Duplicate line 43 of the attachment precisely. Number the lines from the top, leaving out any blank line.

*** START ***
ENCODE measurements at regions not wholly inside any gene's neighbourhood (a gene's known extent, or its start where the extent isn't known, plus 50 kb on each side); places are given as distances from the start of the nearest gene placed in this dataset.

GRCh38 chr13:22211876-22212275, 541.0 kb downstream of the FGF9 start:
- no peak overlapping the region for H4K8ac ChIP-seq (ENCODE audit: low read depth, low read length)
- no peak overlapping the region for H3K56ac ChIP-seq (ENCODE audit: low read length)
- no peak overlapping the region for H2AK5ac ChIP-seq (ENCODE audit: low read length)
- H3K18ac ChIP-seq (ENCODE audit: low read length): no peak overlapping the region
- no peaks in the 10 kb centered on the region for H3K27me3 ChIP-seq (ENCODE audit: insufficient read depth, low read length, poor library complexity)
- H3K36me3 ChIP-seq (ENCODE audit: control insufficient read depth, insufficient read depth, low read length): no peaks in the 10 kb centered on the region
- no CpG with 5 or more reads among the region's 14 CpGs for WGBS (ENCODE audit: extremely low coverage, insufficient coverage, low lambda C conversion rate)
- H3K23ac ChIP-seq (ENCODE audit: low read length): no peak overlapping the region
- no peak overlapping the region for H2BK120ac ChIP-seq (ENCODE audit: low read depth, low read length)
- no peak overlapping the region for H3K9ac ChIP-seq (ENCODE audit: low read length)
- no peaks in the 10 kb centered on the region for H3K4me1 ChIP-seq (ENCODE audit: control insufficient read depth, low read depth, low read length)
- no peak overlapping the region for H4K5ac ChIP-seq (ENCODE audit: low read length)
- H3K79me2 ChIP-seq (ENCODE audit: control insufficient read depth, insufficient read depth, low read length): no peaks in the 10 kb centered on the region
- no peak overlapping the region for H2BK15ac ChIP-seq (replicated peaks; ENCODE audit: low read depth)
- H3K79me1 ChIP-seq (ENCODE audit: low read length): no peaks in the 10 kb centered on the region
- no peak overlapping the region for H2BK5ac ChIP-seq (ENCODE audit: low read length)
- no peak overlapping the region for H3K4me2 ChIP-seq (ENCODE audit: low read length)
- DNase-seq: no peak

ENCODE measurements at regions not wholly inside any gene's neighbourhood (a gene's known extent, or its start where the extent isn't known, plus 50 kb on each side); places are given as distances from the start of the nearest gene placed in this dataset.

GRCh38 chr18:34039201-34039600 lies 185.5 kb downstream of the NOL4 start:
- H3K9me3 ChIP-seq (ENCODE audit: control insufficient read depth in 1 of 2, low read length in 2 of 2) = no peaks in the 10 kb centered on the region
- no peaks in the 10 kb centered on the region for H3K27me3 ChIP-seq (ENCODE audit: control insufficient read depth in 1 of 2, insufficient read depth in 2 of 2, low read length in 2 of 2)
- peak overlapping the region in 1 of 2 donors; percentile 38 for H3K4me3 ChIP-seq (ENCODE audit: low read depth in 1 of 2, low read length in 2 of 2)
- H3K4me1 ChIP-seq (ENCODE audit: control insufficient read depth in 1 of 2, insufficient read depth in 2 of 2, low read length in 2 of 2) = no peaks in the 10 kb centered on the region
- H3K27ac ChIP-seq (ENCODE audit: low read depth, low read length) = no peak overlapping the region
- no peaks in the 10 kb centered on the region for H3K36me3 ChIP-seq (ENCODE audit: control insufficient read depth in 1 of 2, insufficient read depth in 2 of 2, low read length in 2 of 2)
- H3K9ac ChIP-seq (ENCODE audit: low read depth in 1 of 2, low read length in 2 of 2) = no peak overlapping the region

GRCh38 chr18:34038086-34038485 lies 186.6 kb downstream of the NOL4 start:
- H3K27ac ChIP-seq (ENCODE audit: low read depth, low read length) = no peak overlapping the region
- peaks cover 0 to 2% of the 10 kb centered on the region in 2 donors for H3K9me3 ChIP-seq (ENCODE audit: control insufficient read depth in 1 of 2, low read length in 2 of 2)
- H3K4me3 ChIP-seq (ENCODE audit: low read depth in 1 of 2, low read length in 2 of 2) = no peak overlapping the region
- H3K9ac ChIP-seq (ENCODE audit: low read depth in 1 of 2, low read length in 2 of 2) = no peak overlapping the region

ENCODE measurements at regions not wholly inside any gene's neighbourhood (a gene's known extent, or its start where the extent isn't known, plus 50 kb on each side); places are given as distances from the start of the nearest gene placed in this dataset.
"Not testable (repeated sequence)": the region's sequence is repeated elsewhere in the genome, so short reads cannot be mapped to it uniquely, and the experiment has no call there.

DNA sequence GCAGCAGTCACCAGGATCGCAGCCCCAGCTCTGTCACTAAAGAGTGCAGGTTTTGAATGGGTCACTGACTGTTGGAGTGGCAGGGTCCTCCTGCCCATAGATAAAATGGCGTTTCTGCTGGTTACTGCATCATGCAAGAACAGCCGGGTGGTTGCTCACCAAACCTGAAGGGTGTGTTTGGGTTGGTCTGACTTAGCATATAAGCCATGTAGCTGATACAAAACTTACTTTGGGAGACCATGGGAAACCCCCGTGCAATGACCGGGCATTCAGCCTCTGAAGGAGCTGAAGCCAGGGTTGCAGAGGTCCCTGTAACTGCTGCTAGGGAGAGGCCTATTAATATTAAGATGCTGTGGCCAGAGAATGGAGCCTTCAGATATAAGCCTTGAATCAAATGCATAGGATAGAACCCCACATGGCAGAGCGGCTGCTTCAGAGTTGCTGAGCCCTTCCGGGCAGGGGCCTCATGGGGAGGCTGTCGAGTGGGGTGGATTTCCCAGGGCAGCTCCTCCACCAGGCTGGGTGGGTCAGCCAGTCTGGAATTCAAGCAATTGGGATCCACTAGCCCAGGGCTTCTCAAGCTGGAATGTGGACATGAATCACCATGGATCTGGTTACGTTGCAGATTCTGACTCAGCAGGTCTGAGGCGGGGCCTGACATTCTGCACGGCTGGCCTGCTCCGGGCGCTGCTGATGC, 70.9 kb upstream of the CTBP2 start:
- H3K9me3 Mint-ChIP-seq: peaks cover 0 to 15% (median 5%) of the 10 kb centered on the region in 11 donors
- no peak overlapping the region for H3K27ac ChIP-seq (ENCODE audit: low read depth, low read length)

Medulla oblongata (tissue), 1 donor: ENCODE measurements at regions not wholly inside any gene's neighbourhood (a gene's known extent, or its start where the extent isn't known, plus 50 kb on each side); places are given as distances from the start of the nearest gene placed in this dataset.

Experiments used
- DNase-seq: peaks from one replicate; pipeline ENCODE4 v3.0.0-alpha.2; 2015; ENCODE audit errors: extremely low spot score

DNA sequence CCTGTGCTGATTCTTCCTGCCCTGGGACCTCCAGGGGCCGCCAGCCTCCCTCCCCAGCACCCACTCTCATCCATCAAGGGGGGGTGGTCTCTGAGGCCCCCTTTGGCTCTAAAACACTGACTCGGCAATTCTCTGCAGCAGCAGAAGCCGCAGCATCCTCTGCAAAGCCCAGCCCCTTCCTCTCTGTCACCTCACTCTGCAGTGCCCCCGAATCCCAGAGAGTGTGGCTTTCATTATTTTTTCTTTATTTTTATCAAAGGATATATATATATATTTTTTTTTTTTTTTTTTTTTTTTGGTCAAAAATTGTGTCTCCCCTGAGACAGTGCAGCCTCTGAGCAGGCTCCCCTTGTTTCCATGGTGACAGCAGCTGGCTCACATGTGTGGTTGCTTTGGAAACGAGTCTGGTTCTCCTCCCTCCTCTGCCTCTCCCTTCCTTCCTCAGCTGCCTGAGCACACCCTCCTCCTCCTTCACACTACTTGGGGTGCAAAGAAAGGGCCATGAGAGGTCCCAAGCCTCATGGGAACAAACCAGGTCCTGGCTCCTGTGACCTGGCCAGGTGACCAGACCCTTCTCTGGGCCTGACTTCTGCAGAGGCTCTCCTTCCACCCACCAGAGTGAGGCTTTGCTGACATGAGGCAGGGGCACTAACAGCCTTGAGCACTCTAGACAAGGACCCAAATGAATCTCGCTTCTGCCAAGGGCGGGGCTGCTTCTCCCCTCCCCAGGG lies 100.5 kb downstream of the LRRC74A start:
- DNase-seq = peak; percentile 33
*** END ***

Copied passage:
DNA sequence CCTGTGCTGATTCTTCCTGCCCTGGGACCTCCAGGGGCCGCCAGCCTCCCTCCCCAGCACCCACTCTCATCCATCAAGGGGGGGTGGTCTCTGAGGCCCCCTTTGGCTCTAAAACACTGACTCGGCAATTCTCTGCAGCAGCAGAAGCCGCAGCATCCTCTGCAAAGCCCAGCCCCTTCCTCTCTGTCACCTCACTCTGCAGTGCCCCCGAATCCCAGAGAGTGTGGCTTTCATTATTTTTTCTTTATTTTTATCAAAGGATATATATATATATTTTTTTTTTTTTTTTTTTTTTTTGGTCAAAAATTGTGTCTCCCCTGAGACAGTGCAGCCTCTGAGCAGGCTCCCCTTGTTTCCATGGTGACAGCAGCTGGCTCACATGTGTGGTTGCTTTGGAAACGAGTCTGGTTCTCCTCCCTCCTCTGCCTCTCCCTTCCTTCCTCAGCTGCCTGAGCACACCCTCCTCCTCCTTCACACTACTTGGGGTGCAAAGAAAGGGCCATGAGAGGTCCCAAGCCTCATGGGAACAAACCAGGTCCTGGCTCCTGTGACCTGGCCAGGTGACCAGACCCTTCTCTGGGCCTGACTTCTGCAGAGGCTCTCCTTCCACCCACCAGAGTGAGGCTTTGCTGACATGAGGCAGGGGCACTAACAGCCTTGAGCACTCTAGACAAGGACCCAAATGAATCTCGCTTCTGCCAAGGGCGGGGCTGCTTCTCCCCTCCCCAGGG lies 100.5 kb downstream of the LRRC74A start: